Immunoregulation by Toxoplasma gondii infection prevents allergic immune responses in mice.
In epidemiological studies, infection with T. gondii and allergy development have been postulated to be inversely related. Using a mouse model of birch pollen allergy BALB/c mice were infected with T. gondii oocysts either before or at the end of sensitisation with the major birch pollen allergen Bet v 1 and thereafter aerosol challenged with birch pollen extract. During the acute phase of infection, clinical signs correlated with increased levels of serum TNF-alpha, IL-6, IFN-gamma and anti-Toxoplasma-IgM. In the chronic phase, Toxoplasma-specific serum IgG, brain tissue cysts and high IFN-gamma production in spleen cell cultures were detected. Mice infected prior to allergic sensitisation produced significantly less allergen-specific IgE and IgG1, while IgG2a levels were markedly increased. IL-5 levels in spleen cell cultures and bronchoalveolar lavage fluid were significantly reduced, and airway inflammation was prevented in these mice. Notably, in mice infected at the end of the allergic sensitisation process, systemic and local immune responses to the allergen were markedly reduced. T.gondii infection was associated with up-regulation of Toll-like receptor 2 (TLR2), 4, 9 and 11, as well as T-bet (a differentiation factor for Th1 cells) mRNA expression in splenocytes; moreover, enhanced TGF-beta, IL-10 and Foxp3 mRNA expression in these cells suggested that regulatory mechanisms were involved in suppression of the allergic immune response. Kinetic studies confirmed the induction of Foxp3(+)CD4(+)CD25(+) regulatory T cells preferentially during the chronic phase of T. gondii infection. Our data demonstrate that T. gondii exhibits strong immunomodulating properties which lead to prevention of allergic immune responses and thereby support the hygiene hypothesis. Int J Parasitol. 2008 Oct 2; [Epub ahead of print].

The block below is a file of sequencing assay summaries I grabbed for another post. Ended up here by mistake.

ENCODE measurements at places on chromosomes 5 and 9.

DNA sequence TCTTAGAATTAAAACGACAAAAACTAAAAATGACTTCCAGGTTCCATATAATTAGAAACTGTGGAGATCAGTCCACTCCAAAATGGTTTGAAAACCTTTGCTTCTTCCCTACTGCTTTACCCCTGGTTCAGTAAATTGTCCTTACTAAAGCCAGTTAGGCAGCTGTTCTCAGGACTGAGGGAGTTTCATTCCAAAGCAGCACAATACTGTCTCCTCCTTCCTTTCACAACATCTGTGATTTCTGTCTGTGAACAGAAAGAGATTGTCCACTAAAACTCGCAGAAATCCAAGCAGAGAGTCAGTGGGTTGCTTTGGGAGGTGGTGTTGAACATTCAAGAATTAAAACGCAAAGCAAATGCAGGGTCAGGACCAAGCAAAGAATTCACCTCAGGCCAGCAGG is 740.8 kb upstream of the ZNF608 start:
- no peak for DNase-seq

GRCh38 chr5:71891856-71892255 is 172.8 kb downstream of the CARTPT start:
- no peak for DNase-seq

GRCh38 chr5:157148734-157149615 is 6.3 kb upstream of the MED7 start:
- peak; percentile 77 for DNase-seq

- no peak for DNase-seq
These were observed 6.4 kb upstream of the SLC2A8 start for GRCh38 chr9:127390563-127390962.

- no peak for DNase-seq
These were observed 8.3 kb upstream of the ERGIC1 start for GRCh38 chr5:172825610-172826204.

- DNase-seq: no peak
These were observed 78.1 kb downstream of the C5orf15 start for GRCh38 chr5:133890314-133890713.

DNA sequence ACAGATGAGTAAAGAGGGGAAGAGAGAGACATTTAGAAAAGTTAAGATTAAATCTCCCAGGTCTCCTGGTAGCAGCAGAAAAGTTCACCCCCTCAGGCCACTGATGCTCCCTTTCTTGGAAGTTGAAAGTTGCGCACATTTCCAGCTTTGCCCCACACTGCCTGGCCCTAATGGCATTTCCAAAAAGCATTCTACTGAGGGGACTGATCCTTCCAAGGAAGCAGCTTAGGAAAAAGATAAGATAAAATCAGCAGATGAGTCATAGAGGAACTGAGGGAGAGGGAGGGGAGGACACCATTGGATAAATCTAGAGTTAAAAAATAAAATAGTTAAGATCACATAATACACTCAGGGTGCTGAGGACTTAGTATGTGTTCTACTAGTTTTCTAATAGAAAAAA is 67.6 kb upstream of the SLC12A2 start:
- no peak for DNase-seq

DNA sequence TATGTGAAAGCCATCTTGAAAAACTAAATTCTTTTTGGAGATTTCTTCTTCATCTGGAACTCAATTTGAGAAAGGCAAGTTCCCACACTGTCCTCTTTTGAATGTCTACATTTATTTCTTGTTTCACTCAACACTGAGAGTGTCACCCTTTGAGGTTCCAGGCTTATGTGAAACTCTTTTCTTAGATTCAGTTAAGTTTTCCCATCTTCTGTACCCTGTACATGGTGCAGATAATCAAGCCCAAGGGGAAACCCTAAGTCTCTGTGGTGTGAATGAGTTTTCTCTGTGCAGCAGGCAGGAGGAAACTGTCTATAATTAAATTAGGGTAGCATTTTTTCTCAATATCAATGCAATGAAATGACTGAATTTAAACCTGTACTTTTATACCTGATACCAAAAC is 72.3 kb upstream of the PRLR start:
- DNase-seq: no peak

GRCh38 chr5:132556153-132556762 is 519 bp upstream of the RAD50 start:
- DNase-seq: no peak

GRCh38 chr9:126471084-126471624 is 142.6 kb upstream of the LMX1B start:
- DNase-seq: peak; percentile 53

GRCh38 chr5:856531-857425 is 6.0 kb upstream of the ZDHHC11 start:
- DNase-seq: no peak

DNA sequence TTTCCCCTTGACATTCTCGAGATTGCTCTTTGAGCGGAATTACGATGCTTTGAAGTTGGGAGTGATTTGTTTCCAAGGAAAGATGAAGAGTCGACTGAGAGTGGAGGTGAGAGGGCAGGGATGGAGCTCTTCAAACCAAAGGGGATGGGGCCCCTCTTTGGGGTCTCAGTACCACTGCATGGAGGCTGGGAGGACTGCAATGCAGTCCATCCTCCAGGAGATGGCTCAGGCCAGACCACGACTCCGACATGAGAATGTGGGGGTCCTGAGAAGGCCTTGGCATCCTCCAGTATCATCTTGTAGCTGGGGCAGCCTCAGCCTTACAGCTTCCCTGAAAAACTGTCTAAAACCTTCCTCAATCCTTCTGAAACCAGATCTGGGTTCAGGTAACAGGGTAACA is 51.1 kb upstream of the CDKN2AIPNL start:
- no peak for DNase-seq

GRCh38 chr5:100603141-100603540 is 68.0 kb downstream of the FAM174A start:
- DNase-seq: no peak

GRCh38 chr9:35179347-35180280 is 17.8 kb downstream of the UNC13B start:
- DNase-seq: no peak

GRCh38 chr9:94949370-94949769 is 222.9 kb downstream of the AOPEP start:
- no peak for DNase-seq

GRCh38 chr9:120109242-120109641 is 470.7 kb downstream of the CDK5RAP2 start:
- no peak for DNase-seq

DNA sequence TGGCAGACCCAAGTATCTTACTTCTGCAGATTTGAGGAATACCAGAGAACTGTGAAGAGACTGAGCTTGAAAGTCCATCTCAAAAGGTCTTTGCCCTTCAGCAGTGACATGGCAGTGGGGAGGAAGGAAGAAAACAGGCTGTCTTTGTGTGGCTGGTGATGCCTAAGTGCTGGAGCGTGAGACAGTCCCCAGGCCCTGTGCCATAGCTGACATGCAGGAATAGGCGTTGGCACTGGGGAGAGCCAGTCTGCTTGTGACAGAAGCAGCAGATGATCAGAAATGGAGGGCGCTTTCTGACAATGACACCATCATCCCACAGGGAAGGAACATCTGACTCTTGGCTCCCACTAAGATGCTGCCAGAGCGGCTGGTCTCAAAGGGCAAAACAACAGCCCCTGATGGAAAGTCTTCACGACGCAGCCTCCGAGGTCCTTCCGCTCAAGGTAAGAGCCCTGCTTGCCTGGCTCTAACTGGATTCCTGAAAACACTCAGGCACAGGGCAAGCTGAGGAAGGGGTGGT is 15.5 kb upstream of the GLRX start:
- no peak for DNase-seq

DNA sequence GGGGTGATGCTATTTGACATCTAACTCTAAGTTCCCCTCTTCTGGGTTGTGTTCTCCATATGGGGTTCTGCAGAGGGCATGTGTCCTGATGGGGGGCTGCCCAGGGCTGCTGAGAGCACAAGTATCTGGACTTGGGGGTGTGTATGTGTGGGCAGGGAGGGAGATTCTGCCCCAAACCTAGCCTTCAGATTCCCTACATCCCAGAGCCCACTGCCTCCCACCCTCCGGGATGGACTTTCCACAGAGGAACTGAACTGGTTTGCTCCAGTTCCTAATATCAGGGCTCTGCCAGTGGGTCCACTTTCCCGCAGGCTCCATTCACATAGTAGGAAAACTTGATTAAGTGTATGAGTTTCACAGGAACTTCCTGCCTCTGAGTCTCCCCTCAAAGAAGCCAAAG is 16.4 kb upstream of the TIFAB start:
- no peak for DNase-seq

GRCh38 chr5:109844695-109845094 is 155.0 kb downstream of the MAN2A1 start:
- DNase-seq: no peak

Publication Type: Journal article
Publisher: International Journal of Parasistology